FEATURE : A Conversation with Sean Carton—New-Technology Expert

Sean Carton was the founder of one of Baltimore’s first web development firms in 1995, the founding Dean of the School of Design and Media at Philadelphia University, and the co-author of one of the first books about the Web (The Mosaic Quick Tour series) in 1993. Sean has over 15 years experience designing, developing, planning, and executing interactive media. He has published eight books about the Internet, technology, business, and video games. He also writes regular columns for ClickZ.com and Publish.com as well as contributing to magazines such as Wired, Revolution, Stim, and POV. Sean is a sought-after public speaker on issues of marketing, technology, and the Internet and has delivered keynote addresses to organizations such as EduWeb, EDUCAUSE, the Florida Telecommunications Industry Association, and the American Marketing Association in the US (as well as to organizations in Italy and the UK).

What elements make a good educational website?

“The number one aspect of a good educational website is purpose. The worst thing a site can do is try to serve everyone, because then the site becomes a giant mess. When everyone can have a link on the homepage, it gets out of control very quickly. It’s self-defeating and confusing.

“Most colleges and universities have separated the IT department from website development. Now site development is in communications or advancement—which is where it belongs. A website is a communications tool, not a technology toy. It’s no longer about technology working; instead, it’s about what the technology can do for you.

“I took US News & World Report and reviewed the top 15 websites, and most schools within the universities look completely different from the homepage—especially the library. I was surprised to find that everybody’s library does this. There is very little integrated marketing.”

What role should non-electronic media play?

“Different media have different emotional impacts. I always ask people, “When is the last time a website made you cry?” Not many people can answer that. But people often cry at the movies. There is a place for film: more people go to the movies now than ever, and it’s an emotional experience. Being in the theater is part of the experience as well.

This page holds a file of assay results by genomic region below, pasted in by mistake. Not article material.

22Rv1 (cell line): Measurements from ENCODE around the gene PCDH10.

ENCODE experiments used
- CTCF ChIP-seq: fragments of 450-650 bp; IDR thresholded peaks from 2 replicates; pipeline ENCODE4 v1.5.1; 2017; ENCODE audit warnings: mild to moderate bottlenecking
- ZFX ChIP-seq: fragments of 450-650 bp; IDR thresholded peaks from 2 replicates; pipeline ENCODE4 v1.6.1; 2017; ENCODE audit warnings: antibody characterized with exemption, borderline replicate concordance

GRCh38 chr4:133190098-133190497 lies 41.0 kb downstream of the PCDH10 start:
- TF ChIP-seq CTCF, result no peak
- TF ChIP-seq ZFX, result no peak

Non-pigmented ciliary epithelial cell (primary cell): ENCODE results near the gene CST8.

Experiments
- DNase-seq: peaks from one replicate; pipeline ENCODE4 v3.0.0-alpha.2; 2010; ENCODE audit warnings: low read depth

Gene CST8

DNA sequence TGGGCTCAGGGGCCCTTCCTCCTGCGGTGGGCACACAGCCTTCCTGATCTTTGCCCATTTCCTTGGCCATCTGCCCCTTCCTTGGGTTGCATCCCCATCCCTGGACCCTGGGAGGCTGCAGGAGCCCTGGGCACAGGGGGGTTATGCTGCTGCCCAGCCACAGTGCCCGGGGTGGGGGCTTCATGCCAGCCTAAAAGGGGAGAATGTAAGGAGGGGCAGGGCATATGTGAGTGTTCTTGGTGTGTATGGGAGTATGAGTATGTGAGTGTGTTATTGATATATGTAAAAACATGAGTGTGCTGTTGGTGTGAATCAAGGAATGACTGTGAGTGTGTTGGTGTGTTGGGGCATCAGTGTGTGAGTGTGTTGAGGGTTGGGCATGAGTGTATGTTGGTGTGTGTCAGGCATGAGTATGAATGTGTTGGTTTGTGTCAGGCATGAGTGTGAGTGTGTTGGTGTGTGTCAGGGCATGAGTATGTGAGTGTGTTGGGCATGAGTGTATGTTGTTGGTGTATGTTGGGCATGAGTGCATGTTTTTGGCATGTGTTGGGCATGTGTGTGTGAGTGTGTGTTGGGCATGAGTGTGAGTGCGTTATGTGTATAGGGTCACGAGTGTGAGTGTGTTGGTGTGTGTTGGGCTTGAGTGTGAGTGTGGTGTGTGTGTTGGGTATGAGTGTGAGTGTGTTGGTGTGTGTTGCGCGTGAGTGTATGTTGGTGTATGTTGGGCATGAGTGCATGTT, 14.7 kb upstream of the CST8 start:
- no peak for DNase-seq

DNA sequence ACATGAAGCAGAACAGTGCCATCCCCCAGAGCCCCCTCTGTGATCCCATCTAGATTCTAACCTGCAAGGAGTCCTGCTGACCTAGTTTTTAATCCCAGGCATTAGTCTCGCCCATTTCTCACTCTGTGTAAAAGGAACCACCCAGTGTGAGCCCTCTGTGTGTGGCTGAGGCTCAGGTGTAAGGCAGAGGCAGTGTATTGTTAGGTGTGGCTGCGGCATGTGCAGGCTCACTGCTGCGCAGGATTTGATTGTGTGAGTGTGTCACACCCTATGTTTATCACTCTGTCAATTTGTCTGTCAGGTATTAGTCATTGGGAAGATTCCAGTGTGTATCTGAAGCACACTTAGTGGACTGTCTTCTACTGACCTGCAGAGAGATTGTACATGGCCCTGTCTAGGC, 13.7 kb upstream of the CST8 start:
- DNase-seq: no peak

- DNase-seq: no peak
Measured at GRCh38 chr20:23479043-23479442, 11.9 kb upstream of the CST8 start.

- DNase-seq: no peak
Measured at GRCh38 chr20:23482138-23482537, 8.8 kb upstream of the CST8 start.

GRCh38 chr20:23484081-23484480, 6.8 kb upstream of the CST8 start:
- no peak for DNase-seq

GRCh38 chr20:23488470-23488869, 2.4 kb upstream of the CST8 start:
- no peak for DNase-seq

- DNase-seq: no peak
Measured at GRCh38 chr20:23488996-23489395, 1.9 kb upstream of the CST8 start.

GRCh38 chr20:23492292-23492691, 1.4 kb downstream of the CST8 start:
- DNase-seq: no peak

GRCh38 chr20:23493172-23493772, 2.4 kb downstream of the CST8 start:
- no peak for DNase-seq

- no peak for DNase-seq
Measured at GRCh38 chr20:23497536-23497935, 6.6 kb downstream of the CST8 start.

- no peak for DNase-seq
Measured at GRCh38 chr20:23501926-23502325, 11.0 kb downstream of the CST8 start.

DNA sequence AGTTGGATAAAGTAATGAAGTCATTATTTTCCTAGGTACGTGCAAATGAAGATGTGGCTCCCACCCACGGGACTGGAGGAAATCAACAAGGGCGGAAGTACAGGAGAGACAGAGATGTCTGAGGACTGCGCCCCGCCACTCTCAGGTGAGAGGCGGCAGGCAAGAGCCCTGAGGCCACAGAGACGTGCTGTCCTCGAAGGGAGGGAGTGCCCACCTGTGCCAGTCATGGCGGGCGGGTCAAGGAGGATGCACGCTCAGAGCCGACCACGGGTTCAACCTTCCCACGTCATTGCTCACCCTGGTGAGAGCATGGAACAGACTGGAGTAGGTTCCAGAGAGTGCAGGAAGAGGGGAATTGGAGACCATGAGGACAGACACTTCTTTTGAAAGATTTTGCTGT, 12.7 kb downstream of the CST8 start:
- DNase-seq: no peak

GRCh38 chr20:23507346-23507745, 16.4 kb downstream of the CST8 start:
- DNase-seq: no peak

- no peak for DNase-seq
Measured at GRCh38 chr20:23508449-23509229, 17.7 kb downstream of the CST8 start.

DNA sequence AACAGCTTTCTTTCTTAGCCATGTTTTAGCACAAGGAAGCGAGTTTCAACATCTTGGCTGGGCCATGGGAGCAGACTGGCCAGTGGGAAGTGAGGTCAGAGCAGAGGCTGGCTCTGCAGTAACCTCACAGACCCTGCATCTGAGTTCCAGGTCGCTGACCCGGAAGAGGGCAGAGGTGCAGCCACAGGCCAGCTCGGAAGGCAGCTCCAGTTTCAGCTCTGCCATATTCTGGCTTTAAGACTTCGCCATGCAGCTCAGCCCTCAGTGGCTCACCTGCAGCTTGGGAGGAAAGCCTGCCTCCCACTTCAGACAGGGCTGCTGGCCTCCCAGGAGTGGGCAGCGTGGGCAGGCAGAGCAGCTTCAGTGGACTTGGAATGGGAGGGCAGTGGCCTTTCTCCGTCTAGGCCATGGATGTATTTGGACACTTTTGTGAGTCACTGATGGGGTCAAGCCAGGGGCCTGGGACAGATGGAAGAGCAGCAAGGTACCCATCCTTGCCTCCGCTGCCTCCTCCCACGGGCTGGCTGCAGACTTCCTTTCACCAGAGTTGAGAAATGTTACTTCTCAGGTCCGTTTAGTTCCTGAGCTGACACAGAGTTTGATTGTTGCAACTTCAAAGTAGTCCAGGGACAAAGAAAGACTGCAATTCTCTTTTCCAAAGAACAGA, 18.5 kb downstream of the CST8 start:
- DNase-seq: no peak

“There’s also something that print does that we can’t replicate online. There’s a physical object imparting the information. There is a place for the viewbook: maybe it’s the place for an emotional statement rather than the informational place where you cram everything. I’ve always admired the University of Baltimore viewbook. It set an emotional tone and drove students to the web for details and information.”

Where will the new craze of online communities take us?

“As more people go to college part time, online communities can help them feel some connection to the place. Through social media, the non-traditional student can find ways to connect with friends other than on campus. Facebook may be an answer, but by the time an institution sets up a Facebook page a student has usually beaten them to the punch.”

What’s “hot” and what’s not?

“Mobile applications are hot right now. Applications that can locate you are interesting. Some social media apps for the iPhone allow you to see where your friends are in the city at any time, allowing you to set up meetings or know your friend is right around the corner. Everyone is constantly available.

“Also hot in the mobile realm are augmented reality technologies where you look through your phone as it overlays data. For example, if you have a storefront, you can build a homepage where a person can point a phone and see what the specials are, what you sell, etc., overlaid with the real-world store. For tourism, these technologies allow visitors to go to historical sites, point their phones, and find out information about the location. Imagine being able to point your phone to a building on campus and learn that it holds the admissions office, as well as who is in the building and their phone numbers.”